TMS: Ok. So, as far as other types of comic book things, you wrote an article about Wonder Woman for Women’s eNews awhile back, have you had a chance to take a look at any of the new Wonder Woman stuff that’s come out with-
NWN: Jill Lepore?
NWN: Oh god! Ok, I want to be careful here because I haven’t read the book yet, so I don’t want to say too much until I’ve had a chance to read the book. The problem is, for me, that because I’m a member of a comic book family, there is a camaraderie among comic book families, like I know Jens Robinson, I know Jerry Robinson’s family, I know the Marston family. [laughing] I’ve spent a lot of time with Pete Marston, the son of William and Betty (his wife)…
TMS: So, it’s a much more personal thing?
NWN: Yes! And I know Christie (his granddaughter) really well. She has a big presence in social media with all things Wonder Woman, so it’s a little difficult for me because I know how they feel about it. And, they’re not all that happy. They feel like there was some emphasis that should not have been there, and that there was some scholarship that was wonky. But, that’s their opinion, you know. I mean, I think it’s great that she did this book, and I think it’s really important. And we need a lot more along those lines, for sure!
TMS: Have you had a chance to maybe keep track of the way the character is being written today?
NWN: I’ve looked into it some, but you know, I have to be honest, I wrote an article for The Beat a couple of days ago about the whole Charlie Hebdo thing and… Je suis Jane Austen! You know, true confession, as much as I love comics and I love hanging out with people and hearing all of the minutia of it, I’m one of those women that just… I’m offended. I’m offended by the way women are drawn in comics today. I don’t read them. The minute I see that, I’m totally turned off. I’m not gonna read it. I just can’t get past that. It’s really hard for me because at the same time, as I said in my article, I don’t speak specifically against any artist because I don’t want to be censored, so I’m not going to censor anybody else! So, my attitude is, I don’t like it so I don’t read it! And, other people might really love it, so [to] each to his own!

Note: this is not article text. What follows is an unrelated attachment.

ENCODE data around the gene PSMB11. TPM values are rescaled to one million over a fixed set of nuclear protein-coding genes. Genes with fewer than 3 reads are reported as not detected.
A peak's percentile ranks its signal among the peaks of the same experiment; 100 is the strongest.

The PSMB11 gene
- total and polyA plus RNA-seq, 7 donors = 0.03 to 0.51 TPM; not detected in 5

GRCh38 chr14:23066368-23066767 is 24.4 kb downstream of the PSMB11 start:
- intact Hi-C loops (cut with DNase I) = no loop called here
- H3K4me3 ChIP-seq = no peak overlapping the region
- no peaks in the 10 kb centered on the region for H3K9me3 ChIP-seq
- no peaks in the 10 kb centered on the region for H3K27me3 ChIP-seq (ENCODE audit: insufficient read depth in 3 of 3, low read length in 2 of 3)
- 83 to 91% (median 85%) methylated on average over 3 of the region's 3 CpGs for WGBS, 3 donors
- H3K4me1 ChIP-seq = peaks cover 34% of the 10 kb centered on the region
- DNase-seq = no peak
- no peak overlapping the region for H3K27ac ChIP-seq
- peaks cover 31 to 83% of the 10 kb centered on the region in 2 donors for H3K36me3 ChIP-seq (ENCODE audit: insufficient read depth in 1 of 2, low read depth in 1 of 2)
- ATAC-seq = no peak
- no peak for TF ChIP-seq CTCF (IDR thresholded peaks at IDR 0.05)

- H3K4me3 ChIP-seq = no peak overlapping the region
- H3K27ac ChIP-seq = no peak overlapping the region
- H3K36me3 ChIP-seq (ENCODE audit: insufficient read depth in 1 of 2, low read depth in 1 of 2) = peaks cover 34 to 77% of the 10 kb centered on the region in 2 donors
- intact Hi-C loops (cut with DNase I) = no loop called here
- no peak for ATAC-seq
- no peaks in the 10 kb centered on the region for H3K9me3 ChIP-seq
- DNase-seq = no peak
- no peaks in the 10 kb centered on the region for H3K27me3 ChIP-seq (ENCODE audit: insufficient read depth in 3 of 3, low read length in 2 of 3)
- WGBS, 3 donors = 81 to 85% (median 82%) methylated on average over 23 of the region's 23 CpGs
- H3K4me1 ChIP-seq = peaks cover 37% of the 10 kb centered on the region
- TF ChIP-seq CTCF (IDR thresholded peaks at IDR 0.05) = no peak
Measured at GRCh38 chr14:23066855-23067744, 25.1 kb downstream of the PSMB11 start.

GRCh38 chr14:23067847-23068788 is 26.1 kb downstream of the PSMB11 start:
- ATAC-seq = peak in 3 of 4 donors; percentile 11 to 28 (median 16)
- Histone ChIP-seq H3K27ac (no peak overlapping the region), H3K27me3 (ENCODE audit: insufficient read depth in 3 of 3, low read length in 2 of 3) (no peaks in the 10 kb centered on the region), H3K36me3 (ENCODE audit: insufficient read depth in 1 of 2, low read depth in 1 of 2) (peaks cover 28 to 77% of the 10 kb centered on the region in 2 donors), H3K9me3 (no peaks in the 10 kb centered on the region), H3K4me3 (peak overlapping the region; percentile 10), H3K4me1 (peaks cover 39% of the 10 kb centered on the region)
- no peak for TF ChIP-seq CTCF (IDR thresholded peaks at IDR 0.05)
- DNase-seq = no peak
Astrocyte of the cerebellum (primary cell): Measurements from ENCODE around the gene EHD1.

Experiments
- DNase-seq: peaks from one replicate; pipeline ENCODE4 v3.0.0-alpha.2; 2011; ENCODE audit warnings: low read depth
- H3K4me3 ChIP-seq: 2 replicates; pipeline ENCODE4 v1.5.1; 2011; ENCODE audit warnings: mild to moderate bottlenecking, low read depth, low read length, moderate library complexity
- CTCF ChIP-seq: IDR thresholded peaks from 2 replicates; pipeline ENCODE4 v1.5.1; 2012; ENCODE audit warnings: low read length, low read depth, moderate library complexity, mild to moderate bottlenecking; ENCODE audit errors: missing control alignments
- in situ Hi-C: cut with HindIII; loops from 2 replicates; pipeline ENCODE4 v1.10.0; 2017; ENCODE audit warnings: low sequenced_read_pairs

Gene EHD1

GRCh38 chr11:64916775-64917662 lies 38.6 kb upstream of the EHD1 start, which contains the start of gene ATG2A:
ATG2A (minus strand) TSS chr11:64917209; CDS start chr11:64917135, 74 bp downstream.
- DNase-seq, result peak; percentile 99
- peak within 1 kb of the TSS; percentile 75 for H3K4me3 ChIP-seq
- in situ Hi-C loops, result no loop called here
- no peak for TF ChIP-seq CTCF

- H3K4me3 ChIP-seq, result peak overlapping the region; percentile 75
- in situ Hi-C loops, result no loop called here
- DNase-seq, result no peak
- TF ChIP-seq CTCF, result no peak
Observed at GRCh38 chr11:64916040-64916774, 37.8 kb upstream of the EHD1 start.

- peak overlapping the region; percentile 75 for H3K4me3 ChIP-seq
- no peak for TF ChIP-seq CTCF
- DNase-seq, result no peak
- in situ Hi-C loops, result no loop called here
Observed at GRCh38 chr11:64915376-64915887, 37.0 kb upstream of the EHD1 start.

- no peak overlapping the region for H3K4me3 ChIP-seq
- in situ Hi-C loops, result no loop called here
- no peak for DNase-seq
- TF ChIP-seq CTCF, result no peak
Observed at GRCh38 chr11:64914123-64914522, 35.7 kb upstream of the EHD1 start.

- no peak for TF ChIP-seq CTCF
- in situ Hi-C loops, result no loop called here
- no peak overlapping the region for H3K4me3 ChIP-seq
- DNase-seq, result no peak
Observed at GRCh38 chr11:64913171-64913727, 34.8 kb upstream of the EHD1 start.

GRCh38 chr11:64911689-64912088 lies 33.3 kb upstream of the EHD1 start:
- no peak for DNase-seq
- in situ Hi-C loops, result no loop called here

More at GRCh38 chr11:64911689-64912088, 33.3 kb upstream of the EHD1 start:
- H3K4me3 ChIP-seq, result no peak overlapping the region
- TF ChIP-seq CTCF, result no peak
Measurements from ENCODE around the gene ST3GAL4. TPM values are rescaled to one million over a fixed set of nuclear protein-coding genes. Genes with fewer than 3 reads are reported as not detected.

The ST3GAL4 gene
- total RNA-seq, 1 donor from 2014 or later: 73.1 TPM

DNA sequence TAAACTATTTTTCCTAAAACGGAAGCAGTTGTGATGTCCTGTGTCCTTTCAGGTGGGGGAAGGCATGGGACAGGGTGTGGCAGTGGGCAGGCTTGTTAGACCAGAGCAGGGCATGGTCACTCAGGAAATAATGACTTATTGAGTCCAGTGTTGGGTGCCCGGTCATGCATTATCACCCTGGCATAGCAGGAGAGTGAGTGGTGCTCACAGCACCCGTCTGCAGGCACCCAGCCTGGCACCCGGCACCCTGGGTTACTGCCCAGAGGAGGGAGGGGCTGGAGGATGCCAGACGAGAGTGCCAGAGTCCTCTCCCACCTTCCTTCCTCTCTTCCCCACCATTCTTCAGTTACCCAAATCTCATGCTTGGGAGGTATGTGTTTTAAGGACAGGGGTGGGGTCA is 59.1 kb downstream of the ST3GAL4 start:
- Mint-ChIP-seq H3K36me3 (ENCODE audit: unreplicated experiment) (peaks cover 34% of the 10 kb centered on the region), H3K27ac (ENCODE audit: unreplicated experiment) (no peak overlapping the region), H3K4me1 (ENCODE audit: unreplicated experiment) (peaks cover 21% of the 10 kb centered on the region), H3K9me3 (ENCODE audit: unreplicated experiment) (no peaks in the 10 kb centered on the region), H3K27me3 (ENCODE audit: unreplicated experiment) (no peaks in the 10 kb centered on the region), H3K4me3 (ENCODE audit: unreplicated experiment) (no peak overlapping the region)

TMS: That’s fair. So, is there anything that you would like to see more of in modern comics as they come out?
NWN: Well, you know, Ben [Katchor] said something maybe yesterday in one of the panels that he and Danny [Fingeroth] and Dean were doing, Dean Haspiel, and he sees that there’s a whole movement happening of creators owning their own work and doing completely different things from mainstream comics, and many of them succeeding and I think that’s a very positive thing. My grandfather was a really creative person and I think I inherited some of that, you know, just that love of the creation, and that’s what I love about comics. Even people who are working with mainstream comics, Shawn Martinbrough, does some mainstream things and oh my god, I love his work! It’s just fantastic! You know, I’d love to see more women! I’d love to see more women editors, publishers, writers, artists have a chance in the mainstream. That would be nice!
For more from Nicky Wheeler-Nicholson, you can find a teaser selection from Wheeler-Nicholson’s upcoming book, Lost Hero, posted to co-author Gerard Jones’ blog, or y could also check out her latest publication, The Texas-Siberia Trail(a collection of The Major’s pre-comic adventure stories), co-edited by John Locke.
Eris Walsh (@SheGeeksBlog) is obsessed with Batman, Neil Gaiman, chemistry, Doctor Who, and baseball. She also enjoys scouring conventions for fantastic examples of cosplay craftsmanship and discussing role-playing games (both table top and LARP), comics, movies, etc. with other enthusiasts. Eris can also be found on her blog She-Geeks, where she writes about geek stuff; On Comicosity, where she posts comic book reviews; and on the Krewe du Who community webpage, where she posts weekly reviews of current Doctor Who episodes.